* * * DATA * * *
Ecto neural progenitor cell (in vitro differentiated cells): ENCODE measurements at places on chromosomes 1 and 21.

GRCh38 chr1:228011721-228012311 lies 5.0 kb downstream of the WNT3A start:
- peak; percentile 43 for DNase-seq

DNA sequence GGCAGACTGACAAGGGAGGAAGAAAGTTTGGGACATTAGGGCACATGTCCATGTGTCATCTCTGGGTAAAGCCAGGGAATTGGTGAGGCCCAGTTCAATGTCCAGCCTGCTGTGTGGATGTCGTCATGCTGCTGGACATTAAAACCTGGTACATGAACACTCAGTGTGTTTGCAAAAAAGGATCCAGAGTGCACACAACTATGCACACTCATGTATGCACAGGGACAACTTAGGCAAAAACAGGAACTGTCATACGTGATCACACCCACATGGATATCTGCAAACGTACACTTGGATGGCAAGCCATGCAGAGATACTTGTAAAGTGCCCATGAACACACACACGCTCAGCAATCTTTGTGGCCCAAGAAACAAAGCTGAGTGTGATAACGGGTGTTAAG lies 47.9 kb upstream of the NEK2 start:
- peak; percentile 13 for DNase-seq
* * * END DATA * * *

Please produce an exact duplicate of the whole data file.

Ecto neural progenitor cell (in vitro differentiated cells): ENCODE measurements at places on chromosomes 1 and 21.

GRCh38 chr1:228011721-228012311 lies 5.0 kb downstream of the WNT3A start:
- peak; percentile 43 for DNase-seq

DNA sequence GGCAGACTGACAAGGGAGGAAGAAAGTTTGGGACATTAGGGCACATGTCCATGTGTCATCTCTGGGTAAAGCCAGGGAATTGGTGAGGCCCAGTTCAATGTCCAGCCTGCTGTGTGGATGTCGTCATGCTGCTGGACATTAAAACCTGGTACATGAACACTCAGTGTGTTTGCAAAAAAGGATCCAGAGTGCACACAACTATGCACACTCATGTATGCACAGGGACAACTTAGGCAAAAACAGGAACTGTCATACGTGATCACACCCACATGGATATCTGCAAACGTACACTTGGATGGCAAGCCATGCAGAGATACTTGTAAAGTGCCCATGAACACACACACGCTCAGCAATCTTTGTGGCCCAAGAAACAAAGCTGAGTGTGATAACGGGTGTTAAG lies 47.9 kb upstream of the NEK2 start:
- peak; percentile 13 for DNase-seq